Seven games into this season, they had a 2-5 record. The core of this 2015 Houston Texans team had been here before, back in 2013, flying home from a 17-16 loss to the Kansas City Chiefs in which Case Keenum made a promising but still unsuccessful first career start. Now, they were flying home after a loss that wasn't nearly as competitive, a 44-26 drubbing, a complete embarrassment.
No two NFL teams are exactly alike, and there is plenty of nuance that goes into analyzing a team's record. Not all 2-5's are created equal. However, the fact is that two seasons ago, many of the most important players on this current edition of the Texans were part of that 2-5 start that ended with a subsequent nine-game slide and a thud at the bottom of a 2-14 abyss. Now, those same players, in 2015, are the major reasons between the lines why the Texans are making postseason plans and hoisting another AFC South banner on the wall of NRG Stadium.
So what was so different this time around?
If we're trying to figure out how we got here, especially comparing this season to two seasons ago, certainly time and place factor in. In 2013, that was a team that started the season with Super Bowl expectations and had its hopes torpedoed by a quarterback, Matt Schaub, who completely lost his mojo in historically catastrophic fashion. By the time Schaub was benched for that Kansas City game, the uphill battle was too daunting. The Colts weren't going 8-8 that season, so unlike this season, an AFC South division title was out of reach.
Also, Schaub's benching was more of a yo-yoing than a banishment. Gary Kubiak had Keenum on a short leash, and every time there was the slightest flutter in Keenum's decision-making, Kubiak reflexively went back to Schaub, indecision that ultimately doomed Kubiak in Bob McNair's eyes. By the Jacksonville game in early December, another Schaub reprise, Kubiak's message had gotten stale. In the aftermath of another loss (and about ten D.J. Swearinger penalties), Kubiak was fired.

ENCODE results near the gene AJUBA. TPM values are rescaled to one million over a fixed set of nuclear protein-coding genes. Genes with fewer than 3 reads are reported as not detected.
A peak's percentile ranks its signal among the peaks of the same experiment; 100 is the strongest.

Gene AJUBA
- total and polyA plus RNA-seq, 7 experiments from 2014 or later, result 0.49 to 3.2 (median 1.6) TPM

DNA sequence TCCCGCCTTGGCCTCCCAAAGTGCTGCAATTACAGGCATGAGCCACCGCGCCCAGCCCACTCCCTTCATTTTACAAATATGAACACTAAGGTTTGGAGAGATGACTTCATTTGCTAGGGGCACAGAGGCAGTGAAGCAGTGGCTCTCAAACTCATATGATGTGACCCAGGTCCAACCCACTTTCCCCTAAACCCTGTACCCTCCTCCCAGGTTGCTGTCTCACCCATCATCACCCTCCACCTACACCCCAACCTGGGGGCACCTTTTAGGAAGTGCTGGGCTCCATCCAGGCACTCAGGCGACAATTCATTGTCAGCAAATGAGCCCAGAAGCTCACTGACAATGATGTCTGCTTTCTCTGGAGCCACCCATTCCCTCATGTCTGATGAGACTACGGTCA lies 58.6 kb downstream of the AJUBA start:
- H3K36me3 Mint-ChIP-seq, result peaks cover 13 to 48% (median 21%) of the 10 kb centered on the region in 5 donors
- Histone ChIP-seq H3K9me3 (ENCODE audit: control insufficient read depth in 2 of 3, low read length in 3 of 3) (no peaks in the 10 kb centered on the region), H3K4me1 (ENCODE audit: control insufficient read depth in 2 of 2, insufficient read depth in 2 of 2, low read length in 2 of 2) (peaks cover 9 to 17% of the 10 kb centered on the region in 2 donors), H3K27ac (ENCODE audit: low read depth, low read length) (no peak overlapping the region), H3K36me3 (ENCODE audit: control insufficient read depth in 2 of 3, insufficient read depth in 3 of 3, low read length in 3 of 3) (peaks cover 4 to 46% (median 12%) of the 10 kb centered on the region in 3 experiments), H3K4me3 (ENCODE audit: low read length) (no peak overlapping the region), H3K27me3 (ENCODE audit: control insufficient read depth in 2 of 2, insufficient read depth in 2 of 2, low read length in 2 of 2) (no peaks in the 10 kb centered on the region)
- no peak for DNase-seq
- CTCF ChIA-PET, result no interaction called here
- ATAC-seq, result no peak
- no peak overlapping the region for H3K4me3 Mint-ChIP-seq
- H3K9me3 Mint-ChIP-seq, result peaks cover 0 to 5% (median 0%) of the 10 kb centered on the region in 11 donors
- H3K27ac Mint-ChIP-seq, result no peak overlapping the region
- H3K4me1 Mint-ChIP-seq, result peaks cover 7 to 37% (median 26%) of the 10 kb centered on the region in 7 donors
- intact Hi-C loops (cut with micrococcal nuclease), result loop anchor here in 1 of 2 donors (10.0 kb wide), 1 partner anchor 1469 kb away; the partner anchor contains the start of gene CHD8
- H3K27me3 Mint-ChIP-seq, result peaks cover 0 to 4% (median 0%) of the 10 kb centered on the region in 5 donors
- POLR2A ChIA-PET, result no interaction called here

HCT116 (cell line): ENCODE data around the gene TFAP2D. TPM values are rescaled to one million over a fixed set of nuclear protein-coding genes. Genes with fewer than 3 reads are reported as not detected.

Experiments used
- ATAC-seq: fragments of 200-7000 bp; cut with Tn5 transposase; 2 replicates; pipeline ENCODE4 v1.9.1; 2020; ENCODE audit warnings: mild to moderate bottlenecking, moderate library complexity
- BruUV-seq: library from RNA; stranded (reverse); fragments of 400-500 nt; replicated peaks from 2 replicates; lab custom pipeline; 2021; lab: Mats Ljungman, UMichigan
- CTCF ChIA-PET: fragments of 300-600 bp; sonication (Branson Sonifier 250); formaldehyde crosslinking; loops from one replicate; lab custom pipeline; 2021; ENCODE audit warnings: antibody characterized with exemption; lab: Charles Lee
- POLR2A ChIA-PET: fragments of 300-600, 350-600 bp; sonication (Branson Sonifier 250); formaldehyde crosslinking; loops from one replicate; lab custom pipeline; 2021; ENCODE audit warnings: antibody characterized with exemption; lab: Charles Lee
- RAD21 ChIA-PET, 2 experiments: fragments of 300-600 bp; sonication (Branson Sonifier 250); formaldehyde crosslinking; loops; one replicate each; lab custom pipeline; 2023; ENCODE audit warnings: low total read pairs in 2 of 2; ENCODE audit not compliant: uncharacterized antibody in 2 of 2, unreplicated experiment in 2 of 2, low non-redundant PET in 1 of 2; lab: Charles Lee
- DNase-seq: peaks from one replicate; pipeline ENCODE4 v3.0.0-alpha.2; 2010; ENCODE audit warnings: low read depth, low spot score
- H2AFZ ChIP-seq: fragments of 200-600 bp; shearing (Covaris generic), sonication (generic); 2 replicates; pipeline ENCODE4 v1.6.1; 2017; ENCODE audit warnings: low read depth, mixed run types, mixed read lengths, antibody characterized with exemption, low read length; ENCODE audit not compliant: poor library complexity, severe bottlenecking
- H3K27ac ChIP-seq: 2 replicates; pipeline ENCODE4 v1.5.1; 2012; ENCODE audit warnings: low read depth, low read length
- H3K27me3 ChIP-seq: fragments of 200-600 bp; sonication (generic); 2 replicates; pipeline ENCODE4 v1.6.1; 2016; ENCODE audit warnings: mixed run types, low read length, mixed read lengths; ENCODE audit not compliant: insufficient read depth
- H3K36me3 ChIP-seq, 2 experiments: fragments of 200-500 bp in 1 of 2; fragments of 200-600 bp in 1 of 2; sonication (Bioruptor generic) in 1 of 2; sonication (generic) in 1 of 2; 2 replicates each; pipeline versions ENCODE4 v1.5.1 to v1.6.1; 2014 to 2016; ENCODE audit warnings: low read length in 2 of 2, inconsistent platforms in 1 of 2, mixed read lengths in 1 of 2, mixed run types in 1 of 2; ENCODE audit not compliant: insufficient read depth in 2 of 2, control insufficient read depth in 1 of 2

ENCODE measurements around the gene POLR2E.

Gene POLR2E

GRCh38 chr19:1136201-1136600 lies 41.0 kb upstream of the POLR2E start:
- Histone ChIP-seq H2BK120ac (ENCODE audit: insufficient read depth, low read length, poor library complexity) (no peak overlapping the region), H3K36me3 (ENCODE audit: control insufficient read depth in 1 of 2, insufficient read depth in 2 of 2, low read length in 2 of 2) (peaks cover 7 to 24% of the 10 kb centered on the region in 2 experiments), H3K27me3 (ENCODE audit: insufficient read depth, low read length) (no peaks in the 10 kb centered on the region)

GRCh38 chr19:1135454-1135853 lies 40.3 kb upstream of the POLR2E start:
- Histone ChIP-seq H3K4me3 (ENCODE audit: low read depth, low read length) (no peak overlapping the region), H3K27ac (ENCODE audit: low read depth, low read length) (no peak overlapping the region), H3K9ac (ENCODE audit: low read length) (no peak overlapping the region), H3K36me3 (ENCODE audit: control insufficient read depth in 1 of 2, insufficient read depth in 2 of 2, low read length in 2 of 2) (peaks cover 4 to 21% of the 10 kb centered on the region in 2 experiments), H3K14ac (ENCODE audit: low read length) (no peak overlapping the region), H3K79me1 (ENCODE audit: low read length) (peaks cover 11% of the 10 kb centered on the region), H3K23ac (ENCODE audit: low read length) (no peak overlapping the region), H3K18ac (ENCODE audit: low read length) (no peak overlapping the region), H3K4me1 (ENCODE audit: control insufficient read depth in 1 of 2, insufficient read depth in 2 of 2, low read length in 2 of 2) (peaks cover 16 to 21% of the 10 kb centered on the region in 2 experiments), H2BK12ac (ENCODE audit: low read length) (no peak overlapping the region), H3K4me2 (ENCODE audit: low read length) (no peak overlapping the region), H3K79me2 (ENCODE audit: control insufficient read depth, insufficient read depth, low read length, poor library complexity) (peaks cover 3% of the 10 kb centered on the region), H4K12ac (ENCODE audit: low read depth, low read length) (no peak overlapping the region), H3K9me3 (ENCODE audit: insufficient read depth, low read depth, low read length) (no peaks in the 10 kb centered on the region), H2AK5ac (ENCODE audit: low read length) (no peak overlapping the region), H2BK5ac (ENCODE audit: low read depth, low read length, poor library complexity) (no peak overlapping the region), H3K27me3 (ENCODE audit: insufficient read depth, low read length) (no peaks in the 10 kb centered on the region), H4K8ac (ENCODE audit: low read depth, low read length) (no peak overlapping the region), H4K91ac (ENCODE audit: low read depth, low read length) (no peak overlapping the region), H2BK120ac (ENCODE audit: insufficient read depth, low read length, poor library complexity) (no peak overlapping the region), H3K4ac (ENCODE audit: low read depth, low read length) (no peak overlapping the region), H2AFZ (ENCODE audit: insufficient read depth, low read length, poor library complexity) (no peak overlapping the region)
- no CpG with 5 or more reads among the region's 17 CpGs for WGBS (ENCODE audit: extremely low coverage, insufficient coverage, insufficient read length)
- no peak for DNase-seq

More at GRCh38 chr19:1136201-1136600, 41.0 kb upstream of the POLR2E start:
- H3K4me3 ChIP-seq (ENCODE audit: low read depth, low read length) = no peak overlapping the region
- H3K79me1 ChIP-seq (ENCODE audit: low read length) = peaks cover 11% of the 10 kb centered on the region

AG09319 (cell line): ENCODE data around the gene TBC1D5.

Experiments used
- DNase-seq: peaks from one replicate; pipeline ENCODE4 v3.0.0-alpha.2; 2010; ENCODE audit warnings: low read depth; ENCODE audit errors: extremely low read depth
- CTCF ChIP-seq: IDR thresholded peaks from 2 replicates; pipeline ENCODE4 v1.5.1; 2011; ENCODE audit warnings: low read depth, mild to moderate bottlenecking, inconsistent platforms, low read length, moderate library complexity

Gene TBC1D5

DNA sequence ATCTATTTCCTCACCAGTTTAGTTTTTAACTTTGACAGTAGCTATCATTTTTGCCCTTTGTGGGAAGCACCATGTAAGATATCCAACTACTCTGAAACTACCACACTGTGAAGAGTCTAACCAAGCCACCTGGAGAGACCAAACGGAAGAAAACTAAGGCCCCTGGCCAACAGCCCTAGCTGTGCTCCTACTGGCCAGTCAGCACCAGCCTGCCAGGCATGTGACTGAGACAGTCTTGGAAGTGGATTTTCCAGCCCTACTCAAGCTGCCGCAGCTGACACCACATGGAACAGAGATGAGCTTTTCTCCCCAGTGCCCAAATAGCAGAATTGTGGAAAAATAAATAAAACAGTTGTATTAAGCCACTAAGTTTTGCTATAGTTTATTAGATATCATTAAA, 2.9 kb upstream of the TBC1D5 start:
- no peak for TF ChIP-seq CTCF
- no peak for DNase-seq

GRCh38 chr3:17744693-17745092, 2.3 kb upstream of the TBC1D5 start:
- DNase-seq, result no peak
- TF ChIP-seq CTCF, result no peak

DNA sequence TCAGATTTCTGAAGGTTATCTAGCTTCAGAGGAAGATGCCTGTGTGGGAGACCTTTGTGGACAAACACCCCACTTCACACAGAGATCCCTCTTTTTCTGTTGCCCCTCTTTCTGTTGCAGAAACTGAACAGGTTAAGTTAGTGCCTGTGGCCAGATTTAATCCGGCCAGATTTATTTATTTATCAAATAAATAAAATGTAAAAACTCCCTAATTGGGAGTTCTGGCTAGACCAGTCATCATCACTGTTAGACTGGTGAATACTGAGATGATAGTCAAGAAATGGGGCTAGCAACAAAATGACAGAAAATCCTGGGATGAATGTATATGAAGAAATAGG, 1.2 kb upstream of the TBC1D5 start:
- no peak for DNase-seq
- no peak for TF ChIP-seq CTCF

Last year tested Bill O'Brien's message, and it would appear, unlike in 2013, that this group still responds to its head coach. Additionally, O'Brien didn't stand pat with the same old hand. Things needed to change, so he changed them. Saving the 2015 season was a collective effort, but if you're looking for the chess moves that carried the Texans from the ashes of that loss in Miami in Week 7 to Sunday's celebration, here are six from O'Brien that were game changers:
6. Benching Garrett Graham and Rahim Moore
O'Brien's accountability message for the season technically began after the Tampa Bay game in Week 3, when he cut kicker Randy Bullock and signed Nick Novak. That move served the dual purpose of upgrading a position and removing one more reminder of a Kubiak "mascot" player, an Aggie kicker (and not a very good one) drafted in the fifth round. The benchings of Graham and Moore were more personal for O'Brien, as these were both players he had hand-picked to be part of this roster, Graham re-signing with the team before 2014 (for three years, $11 million) and Moore signing in free agency before this season (for three years, $12 million). It was in part a message to those players and the team that starters were not sacred cows, and an admission by O'Brien that maybe the free agency personnel shopping side of things still needed some work.
5, Signing Brian Peters and Charles James
These signings actually predate the abomination in Miami, but both were key parts of the team's resurgence in its coverage units that marked the four-game winning streak in November. Early in the season, the coverage units of the Texans' special teams were horrible, routinely conceding field position to the opposition. Peters was signed before the Atlanta game in Week 4, and wound up reprising the Bryan Braman/Jeff Tarpinian role, finishing with 17 special teams tackles. James, a darling of the city following Hard Knocks, was brought back before the Miami game and brought a spark to the coverage teams (and, at times, the secondary) until his season ended after Week 16 with a broken foot. My cohost, Ted Johnson, who was part of three Super Bowl winners in New England, contends that core special teams guys are essential to any winner. Peters, James and guys like Max Bullough brought that in the 7-2 finish.